While the UK has always been devoted to dogs, the new normal of the past year has created a surge in demand for puppies rarely seen before. As more Brits have succumbed to the “pull of the pooch”, a number of issues have surfaced in the industry, not least the rising price of the dogs themselves.
Lockdown or not, the cost of owning a dog is probably higher than you think. To own one, you need to manage your finances carefully in order to absorb the additional weekly, monthly and yearly costs associated with providing for your pet – and account for any unforeseen costs along the road.
But what are those costs? With prices at their peak, we look at the true cost of owning a dog in 2021.
Brace yourself for the initial cost
If you plan to buy right now, be prepared to pay a significant premium. With the demand for dogs soaring, prices have risen to eye-watering levels. In September, the BBC reported that the price of a puppy had more than doubled to £1,900 on average, with popular breeds often selling for more than £3,000.
Considering the issues surrounding black market breeding and unhealthy dogs going to unsuspecting new owners, it’s more essential than ever that you do your utmost due diligence when buying in the current market.
In due course, lockdown premiums will settle down and upfront prices will return to normal levels. However, that doesn’t mean owning a dog suddenly becomes cheap. Anyone looking into ownership should understand the typical values that are likely to be involved with providing for their dog over the course of its lifetime before they make the decision to buy.
According to figures from PDSA, lifetime spend estimates are:
- Small dog breeds: £4,600-£8,900
- Medium dog breeds: £7,000-£11,000
- Large dog breeds: £5,700-£13,000
The figures stated above are considered minimum estimates, too, meaning owners should expect to pay at least this figure across their pet’s lifetime.
Breaking things down, once you’ve bought your dog, you’ll need to spend an initial chunk of ash on doggy essentials, namely things like:
- A lead, collar and tag
- Initial vaccinations
- Monthly worming (up until your dog is six months old)
A full list of first day essentials is available on the PDSA page. Estimated total costs are:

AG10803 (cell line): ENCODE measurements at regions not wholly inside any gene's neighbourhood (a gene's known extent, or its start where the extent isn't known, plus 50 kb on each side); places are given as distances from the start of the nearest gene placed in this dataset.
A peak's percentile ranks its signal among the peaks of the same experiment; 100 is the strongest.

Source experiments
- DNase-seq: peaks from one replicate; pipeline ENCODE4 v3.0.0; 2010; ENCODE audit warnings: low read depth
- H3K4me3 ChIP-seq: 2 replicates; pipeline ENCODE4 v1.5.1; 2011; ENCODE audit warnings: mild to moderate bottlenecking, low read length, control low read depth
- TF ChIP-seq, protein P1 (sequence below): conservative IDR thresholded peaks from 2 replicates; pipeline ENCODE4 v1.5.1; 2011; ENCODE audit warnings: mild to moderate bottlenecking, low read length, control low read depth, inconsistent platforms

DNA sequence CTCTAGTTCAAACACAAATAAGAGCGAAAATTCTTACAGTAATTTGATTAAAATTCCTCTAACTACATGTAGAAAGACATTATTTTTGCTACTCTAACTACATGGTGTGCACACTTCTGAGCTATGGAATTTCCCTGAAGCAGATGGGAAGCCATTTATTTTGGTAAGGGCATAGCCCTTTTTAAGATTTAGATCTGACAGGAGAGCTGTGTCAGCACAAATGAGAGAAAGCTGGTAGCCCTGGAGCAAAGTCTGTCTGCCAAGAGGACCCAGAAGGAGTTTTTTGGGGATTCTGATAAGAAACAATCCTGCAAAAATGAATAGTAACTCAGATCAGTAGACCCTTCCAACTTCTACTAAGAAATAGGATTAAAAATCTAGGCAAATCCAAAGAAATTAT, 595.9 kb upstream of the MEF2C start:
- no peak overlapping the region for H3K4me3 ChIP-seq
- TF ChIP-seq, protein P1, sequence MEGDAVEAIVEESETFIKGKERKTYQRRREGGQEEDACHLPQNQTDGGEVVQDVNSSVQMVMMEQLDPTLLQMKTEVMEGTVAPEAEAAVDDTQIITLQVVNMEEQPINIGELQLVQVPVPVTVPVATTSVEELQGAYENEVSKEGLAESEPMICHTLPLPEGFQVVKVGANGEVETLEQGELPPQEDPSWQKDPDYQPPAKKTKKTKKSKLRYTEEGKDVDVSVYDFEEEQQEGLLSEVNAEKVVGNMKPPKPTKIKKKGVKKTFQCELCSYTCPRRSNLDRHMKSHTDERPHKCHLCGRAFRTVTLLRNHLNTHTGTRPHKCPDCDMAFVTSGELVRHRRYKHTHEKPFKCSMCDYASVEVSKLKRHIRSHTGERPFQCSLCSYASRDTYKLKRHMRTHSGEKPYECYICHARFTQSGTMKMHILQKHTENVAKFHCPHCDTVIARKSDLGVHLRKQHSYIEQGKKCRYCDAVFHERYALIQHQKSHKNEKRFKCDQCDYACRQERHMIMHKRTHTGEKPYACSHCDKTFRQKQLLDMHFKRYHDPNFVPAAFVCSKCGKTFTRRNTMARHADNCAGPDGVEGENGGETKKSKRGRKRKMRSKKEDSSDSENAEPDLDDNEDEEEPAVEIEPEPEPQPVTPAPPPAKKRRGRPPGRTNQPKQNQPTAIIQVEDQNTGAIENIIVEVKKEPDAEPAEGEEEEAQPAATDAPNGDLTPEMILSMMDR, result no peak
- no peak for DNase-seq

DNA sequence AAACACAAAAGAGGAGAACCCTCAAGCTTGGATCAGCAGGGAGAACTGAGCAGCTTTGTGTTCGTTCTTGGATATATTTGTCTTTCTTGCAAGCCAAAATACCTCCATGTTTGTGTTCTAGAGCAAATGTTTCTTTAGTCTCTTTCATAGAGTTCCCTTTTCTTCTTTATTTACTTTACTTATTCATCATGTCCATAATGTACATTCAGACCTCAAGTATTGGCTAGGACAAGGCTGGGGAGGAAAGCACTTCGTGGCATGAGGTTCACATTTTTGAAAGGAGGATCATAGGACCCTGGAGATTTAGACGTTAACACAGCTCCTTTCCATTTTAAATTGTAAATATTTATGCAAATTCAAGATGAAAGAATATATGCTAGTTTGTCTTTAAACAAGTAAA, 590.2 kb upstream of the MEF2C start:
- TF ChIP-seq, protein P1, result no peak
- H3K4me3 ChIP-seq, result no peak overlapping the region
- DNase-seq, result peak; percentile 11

- Small dog breeds: £370
- Medium dog breeds: £395
- Large dog breeds: £425
There are a number of ongoing spends you’ll need to factor into your budget on a weekly, monthly and annual basis, dependent on the provision. These are along the lines of:
- Worming and flea treatments
- Yearly health checks
Again, you can find a full list and links with the PDSA. Monthly cost estimates for these items are:
- Small dog: £50
- Medium dog: £65
- Large dog: £80
The costs above are what’s to be expected if your time with your dog is all smooth sailing. Unfortunately, unforeseen problems, mainly relating to health issues and associated veterinary costs, do happen, and they’re something you need to budget for – even if you don’t want to think about them. There are also additional costs to consider that differ based on your lifestyle and experience, including day care, kennels, training classes.
The cost of these services will vary widely dependent on a number of factors such as your insurance cover and regularity of need but can comfortably add on thousands of pounds in some cases. Your responsibility in this regard will be to consider your potential needs and requirements and account for them financially.
For many people, owning a dog is undoubtedly one of life’s great experiences, however the practical and financial demands of ownership should never be ignored. After all, both you and your dog deserve a good life, so it’s important you ensure you have the resources to provide for both before you take the plunge.